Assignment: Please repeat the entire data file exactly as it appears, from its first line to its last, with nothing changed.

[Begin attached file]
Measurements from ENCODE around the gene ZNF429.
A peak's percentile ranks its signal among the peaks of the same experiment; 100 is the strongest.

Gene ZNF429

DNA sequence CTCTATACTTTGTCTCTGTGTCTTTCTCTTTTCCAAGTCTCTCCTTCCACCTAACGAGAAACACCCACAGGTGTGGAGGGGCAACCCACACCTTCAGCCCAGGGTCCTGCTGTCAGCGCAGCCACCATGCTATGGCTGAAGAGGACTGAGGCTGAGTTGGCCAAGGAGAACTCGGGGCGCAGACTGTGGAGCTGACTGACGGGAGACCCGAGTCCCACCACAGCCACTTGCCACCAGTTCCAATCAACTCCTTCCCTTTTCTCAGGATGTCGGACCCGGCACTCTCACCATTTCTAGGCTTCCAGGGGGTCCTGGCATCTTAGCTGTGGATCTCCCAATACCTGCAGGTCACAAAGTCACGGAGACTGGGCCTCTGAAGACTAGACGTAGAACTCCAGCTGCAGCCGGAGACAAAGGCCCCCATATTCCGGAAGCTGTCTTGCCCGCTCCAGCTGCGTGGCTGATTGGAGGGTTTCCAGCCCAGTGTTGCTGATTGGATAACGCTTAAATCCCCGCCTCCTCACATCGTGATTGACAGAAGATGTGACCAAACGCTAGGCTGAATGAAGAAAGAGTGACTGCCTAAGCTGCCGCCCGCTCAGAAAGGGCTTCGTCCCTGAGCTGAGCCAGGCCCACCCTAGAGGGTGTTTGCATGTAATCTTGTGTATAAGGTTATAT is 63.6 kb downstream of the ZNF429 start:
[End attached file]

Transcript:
Measurements from ENCODE around the gene ZNF429.
A peak's percentile ranks its signal among the peaks of the same experiment; 100 is the strongest.

Gene ZNF429

DNA sequence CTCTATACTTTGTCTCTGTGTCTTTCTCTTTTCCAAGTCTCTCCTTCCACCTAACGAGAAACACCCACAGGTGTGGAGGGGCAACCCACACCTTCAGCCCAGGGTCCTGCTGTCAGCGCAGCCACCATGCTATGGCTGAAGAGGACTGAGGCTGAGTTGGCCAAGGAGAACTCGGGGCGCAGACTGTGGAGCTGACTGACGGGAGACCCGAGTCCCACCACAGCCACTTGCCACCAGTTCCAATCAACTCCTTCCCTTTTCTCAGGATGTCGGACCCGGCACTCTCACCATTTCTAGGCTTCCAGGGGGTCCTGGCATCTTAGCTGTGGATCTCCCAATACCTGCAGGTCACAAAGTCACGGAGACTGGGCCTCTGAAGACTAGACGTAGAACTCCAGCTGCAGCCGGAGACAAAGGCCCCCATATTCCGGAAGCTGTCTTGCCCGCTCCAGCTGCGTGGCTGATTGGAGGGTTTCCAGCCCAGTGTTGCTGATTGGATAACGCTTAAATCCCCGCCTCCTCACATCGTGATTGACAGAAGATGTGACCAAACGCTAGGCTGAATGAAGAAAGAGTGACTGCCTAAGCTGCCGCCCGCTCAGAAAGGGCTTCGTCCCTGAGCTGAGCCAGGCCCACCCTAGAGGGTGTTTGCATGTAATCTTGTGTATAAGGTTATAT is 63.6 kb downstream of the ZNF429 start: